Diagnostics and therapies have shown evident advances. Tumour surgery, chemotherapy and radiotherapy are the main techniques in treat cancers. Targeted therapy and drug resistance are the main focus in cancer research, but many molecular intracellular mechanisms remain unknown. Src homology region 2-containing protein tyrosine phosphatase 2 (Shp2) is associated with breast cancer, leukaemia, lung cancer, liver cancer, gastric cancer, laryngeal cancer, oral cancer and other cancer types. Signalling pathways involving Shp2 have also been discovered. Shp2 is related to many diseases. Mutations in the ptpn11 gene cause Noonan syndrome, LEOPARD syndrome and childhood leukaemia. Shp2 is also involved in several cancer-related processes, including cancer cell invasion and metastasis, apoptosis, DNA damage, cell proliferation, cell cycle and drug resistance. Based on the structure and function of Shp2, scientists have investigated specific mechanisms involved in cancer. Shp2 may be a potential therapeutic target because this phosphatase is implicated in many aspects. Furthermore, Shp2 inhibitors have been used in experiments to develop treatment strategies. However, conflicting results related to Shp2 functions have been presented in the literature, and such results should be resolved in future studies.
Branched-chain amino acids (BCAA: leucine, isoleucine and valine) are essential amino acids implicated in glucose metabolism and maintenance of correct brain function. Elevated BCAA levels can promote an inflammatory response in peripheral blood mononuclear cells. However, there are no studies analysing the direct effects of BCAA on endothelial cells (ECs) and its possible modulation of vascular function. In vitro and ex vivo studies were performed in human ECs and aorta from male C57BL/6J mice, respectively. In ECs, BCAA (6 mmol/L) increased eNOS expression, reactive oxygen species production by mitochondria and NADPH oxidases, peroxynitrite formation and nitrotyrosine expression. Moreover, BCAA induced pro-inflammatory responses through the transcription factor NF-κB that resulted in the release of intracellular adhesion molecule-1 and E-selectin conferring endothelial activation and adhesion capacity to inflammatory cells. Pharmacological inhibition of mTORC1 intracellular signalling pathway decreased BCAA-induced pro-oxidant and pro-inflammatory effects in ECs. In isolated murine aorta, BCAA elicited vasoconstrictor responses, particularly in pre-contracted vessels and after NO synthase blockade, and triggered endothelial dysfunction, effects that were inhibited by different antioxidants, further demonstrating the potential of BCAA to induce oxidative stress with functional impact. In summary, we demonstrate that elevated BCAA levels generate inflammation and oxidative stress in ECs, thereby facilitating inflammatory cells adhesion and endothelial dysfunction. This might contribute to the increased cardiovascular risk observed in patients with elevated BCAA blood levels.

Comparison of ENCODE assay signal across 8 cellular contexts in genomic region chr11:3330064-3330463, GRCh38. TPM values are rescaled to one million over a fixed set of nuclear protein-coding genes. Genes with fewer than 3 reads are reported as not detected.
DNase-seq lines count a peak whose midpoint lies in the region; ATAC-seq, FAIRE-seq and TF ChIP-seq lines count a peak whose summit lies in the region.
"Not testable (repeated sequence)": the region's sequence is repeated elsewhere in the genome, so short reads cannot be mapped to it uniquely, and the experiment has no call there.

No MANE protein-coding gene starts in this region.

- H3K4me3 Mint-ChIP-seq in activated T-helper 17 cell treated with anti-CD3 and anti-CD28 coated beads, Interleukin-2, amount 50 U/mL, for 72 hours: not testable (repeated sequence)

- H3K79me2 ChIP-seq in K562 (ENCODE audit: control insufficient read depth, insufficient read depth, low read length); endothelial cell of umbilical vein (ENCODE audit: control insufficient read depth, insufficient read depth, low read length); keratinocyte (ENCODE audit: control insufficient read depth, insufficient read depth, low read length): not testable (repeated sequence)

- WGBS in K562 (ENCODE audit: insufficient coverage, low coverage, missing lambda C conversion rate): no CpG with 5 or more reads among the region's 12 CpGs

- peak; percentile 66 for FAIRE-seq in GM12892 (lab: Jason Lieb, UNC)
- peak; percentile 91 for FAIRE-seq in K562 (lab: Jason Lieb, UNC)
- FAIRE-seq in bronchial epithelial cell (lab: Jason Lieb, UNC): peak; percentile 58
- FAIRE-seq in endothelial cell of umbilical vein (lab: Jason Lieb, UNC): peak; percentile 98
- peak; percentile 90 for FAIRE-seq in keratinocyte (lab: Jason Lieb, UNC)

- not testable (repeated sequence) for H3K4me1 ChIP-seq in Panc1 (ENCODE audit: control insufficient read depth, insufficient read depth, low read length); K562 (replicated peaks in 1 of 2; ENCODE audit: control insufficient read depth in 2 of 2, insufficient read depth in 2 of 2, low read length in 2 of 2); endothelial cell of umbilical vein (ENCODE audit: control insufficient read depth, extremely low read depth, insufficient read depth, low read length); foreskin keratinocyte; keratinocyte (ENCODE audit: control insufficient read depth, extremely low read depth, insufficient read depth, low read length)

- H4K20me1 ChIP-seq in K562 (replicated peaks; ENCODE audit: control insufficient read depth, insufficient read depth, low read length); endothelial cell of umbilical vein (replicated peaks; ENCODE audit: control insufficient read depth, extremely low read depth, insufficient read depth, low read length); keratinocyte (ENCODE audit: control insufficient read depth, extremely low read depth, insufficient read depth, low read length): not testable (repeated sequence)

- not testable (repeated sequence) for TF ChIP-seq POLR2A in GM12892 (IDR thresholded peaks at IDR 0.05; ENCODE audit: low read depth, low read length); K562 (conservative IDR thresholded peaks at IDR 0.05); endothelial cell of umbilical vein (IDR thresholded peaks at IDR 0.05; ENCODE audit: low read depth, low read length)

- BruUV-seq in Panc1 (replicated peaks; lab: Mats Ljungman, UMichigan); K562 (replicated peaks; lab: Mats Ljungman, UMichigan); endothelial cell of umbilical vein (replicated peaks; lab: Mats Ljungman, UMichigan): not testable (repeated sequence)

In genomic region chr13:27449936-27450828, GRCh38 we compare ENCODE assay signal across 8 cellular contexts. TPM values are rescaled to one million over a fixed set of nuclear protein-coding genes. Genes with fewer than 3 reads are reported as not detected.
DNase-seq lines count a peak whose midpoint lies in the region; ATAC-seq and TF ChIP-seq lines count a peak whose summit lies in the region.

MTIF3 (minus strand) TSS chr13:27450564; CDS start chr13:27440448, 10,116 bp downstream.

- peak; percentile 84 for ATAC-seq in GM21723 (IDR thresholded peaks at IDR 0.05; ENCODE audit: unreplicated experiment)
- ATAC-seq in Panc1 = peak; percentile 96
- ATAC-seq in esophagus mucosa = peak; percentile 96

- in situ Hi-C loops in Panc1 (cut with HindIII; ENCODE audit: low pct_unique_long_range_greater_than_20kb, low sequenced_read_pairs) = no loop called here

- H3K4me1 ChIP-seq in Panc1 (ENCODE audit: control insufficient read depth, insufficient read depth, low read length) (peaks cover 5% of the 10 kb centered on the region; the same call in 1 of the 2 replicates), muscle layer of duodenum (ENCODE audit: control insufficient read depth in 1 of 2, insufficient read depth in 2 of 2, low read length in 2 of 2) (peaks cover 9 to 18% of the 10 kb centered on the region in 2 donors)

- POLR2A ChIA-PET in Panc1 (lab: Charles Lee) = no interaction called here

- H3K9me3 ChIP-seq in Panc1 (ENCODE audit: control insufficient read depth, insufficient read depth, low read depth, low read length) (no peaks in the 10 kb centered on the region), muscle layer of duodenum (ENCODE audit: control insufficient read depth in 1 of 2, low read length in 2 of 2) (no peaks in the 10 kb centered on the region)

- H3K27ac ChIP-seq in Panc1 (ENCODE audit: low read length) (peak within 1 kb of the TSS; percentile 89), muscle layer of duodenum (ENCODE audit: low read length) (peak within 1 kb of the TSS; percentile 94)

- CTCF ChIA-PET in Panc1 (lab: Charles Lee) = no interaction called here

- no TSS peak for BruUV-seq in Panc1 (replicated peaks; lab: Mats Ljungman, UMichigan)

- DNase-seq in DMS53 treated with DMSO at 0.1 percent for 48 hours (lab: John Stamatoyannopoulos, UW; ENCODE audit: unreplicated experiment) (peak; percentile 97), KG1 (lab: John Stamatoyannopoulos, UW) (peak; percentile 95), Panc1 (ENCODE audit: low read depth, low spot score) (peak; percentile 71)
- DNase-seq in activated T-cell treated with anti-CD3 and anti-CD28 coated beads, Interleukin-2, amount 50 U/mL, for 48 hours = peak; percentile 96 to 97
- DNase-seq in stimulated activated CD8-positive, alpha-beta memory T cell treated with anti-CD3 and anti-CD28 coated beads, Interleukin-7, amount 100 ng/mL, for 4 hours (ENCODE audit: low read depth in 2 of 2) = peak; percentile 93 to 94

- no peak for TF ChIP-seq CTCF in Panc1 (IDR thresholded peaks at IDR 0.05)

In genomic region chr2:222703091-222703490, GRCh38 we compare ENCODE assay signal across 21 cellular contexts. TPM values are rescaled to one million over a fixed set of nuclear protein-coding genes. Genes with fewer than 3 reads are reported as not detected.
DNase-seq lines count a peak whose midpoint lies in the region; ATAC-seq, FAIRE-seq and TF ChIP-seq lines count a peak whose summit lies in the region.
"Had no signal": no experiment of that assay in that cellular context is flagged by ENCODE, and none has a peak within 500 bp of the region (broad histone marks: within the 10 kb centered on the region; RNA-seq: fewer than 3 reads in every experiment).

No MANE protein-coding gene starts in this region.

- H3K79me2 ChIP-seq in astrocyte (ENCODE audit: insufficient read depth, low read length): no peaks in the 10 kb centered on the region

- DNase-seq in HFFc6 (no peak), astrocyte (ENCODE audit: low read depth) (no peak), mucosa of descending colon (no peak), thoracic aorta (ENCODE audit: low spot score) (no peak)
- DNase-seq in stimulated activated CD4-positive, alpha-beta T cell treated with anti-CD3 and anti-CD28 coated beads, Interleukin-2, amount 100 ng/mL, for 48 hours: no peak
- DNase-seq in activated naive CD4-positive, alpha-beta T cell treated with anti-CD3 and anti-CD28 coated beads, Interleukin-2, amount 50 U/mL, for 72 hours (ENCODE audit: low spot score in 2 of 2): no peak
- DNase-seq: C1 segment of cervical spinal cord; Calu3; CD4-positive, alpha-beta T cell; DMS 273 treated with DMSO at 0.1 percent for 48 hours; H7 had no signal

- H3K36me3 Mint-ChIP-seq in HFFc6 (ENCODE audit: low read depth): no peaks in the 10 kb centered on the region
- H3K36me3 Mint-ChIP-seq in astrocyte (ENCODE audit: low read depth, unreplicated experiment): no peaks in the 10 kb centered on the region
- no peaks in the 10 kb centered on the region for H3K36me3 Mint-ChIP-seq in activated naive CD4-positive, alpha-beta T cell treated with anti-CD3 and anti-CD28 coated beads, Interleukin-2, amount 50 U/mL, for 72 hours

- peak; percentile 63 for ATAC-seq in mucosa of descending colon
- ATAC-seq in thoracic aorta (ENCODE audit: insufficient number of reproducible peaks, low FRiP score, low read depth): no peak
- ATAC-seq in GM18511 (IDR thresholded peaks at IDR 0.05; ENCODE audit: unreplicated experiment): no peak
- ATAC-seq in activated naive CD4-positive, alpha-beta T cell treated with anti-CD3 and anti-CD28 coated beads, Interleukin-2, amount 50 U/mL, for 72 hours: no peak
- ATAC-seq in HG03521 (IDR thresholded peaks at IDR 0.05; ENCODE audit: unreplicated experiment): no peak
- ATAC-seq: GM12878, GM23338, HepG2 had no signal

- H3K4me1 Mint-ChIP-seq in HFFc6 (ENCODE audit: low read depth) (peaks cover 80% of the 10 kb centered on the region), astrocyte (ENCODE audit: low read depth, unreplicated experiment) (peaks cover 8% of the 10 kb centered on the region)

Amyotrophic lateral sclerosis (ALS) is a disorder that affects motor neurons in motor cortex and spinal cord, and the degeneration of both neuronal populations is a critical feature of the disease. Abnormalities in protein homeostasis (proteostasis) are well established in ALS. However, they have been investigated mostly in spinal cord but less so in motor cortex. Herein, we monitored the unfolded protein (UPR) and heat shock response (HSR), two major proteostasis regulatory pathways, in human post-mortem tissue derived from the motor cortex of sporadic ALS (SALS) and compared them to those occurring in spinal cord. Although the UPR was activated in both tissues, specific expression of select UPR target genes, such as PDIs, was observed in motor cortex of SALS cases strongly correlating with oligodendrocyte markers. Moreover, we found that endoplasmic reticulum-associated degradation (ERAD) and HSR genes, which were activated predominately in spinal cord, correlated with the expression of neuronal markers. Our results indicate that proteostasis is strongly and selectively activated in SALS motor cortex and spinal cord where subsets of these genes are associated with specific cell type. This study expands our understanding of convergent molecular mechanisms occurring in motor cortex and spinal cord and highlights cell type-specific contributions.